AHLA's Speaking of Health Law

HIPAA Liability, Part 1: Maintaining Organizational Compliance

June 06, 2023 AHLA Podcasts
HIPAA Liability, Part 1: Maintaining Organizational Compliance
AHLA's Speaking of Health Law
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AHLA's Speaking of Health Law
HIPAA Liability, Part 1: Maintaining Organizational Compliance
Jun 06, 2023
AHLA Podcasts

In the first episode of this two-part series that delves into the perspectives of those at the front lines of HIPAA liability, Andrew Sylora, Associate, Vedder Price, speaks with Anthony Archer, Chief Privacy Officer, Scan Health Plan, about the difficulties of maintaining HIPAA compliance in a complex workforce. They discuss case studies of HIPAA breaches that have occurred at health plans, strategies for mitigating against breaches, and the practical elements for training and implementing organizational components to protect against breaches. From AHLA’s Health Care Liability and Litigation Practice Group.

Listen to Part 2, which discusses anticipated changes, here.

To learn more about AHLA and the educational resources available to the health law community, visit americanhealthlaw.org.

Show Notes Transcript

In the first episode of this two-part series that delves into the perspectives of those at the front lines of HIPAA liability, Andrew Sylora, Associate, Vedder Price, speaks with Anthony Archer, Chief Privacy Officer, Scan Health Plan, about the difficulties of maintaining HIPAA compliance in a complex workforce. They discuss case studies of HIPAA breaches that have occurred at health plans, strategies for mitigating against breaches, and the practical elements for training and implementing organizational components to protect against breaches. From AHLA’s Health Care Liability and Litigation Practice Group.

Listen to Part 2, which discusses anticipated changes, here.

To learn more about AHLA and the educational resources available to the health law community, visit americanhealthlaw.org.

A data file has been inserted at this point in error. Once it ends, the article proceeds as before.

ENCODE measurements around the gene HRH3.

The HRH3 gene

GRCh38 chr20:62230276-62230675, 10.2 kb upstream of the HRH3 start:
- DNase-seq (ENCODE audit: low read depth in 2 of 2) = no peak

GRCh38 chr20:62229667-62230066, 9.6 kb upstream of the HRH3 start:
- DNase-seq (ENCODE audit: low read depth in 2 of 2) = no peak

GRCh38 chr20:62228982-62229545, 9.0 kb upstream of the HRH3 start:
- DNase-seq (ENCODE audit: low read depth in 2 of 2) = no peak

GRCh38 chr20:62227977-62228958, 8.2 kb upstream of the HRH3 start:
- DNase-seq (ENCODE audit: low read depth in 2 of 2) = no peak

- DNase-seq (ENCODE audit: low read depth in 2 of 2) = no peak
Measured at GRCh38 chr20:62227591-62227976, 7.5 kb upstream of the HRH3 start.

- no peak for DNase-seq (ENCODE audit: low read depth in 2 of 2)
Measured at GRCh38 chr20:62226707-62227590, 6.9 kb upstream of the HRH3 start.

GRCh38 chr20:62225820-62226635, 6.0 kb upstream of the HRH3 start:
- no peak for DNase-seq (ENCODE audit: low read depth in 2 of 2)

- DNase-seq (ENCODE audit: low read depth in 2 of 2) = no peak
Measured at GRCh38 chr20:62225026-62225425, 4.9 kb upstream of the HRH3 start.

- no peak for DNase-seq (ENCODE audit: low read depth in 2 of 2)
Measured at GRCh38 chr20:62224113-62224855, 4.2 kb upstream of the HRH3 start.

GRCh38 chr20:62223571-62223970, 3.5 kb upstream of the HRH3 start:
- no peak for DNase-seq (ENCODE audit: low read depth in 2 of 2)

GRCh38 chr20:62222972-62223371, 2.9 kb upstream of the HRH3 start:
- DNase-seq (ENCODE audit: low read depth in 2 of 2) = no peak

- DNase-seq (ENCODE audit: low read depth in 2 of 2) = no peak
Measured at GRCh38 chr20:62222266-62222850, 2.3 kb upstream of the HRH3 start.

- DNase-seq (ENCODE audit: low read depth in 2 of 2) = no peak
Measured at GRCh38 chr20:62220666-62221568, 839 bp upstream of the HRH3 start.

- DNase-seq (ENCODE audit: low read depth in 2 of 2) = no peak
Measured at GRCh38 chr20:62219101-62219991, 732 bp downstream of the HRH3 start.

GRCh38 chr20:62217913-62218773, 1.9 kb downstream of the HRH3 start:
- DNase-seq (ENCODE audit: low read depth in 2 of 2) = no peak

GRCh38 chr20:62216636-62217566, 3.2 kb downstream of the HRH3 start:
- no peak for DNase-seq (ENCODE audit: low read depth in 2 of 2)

Speaker 1:

This episode of A H L A , speaking of health law, is brought to you by A H L A members and donors like you. For more information, visit american health law.org.

Speaker 2:

My name is Andrews Laura . I am a associate in the Chicago Office of Veteran Price , and specifically in their healthcare and , uh, healthcare Associations group. Uh, we help a variety of healthcare organizations, physician groups, and healthcare related entities , um, manage regulatory risks, corporate risks , um, and deal with , um, essentially the broad suite of , uh, healthcare related issues. And for today's episode, I'm fortunate to be here with Anthony Archer. Uh, Anthony is currently serving as the Chief Privacy Officer for a scan health plan. So , uh, Anthony, could you kind of introduce yourself and maybe tell the listeners a little bit about your , uh, role and background and path to , uh, scan Health Plan?

Speaker 3:

Thanks, Andrew. So nice to be here. Once again, my name is Anthony Archer. I am the , uh, chief Privacy Officer here at Scan Health Plan in Long Beach, California. Prior to my role here at scan , I served , uh, many years ago at Kaiser Permanente in a IT capacity as a senior IT consultant. Uh , there I kind of learned the HIPAA security trade , um, from Kaiser. I, I left there and I went on to do good work over at Dignity Health, where I served as a compliance and privacy officer for approximately seven years, over two hospitals , um, in the , uh, LA area in Camarillo and the Oxnard area. And then prior to coming to scan , most recently I served , uh, seven years as the executive director of privacy for Molina Healthcare , which is a larger , um, you know, MCO o here in the Long Beach area as well. Currently at Scan I'm responsible for managing the enterprise privacy operations. Uh, primarily that relates to our Medicare line of business primarily. And , uh, currently we're expanding into other states. So the focus is really on expansion and also ensuring that , uh, you know, privacy operations across the enterprise , uh, you know, meet the state and regulatory compliance goals.

Speaker 2:

Great. I mean, it's, it's always great to have somebody who obviously has been through , uh, a a variety of different, you know, healthcare environments and, and dealing with, you know, the issues of , uh, HIPAA and, and privacy that come along with being in those different environments. So , um, I just wanna focus today's topic, obviously on , uh, where you're currently at, which is a , you know , kind of a health plan . Um, you know, as I think our listeners know, you know, HIPAA has always been kind of , uh, a consideration for any healthcare related organization, and this of course, is no different for, you know, a health plan being a covered entity. Um, so, you know, we hear about health plan breaches , um, and, and things of those nature, things of that nature. But , um, I think something listeners might be really interested in hearing is just, you know, what are the kind of unique considerations that you've found , um, you know, in your work under a health plan as opposed to, you know, your prior stops and, you know, are there any specific considerations that arise, you know, depending on the business lines and, you know, and you've seen in the course of expanding the business.

Speaker 3: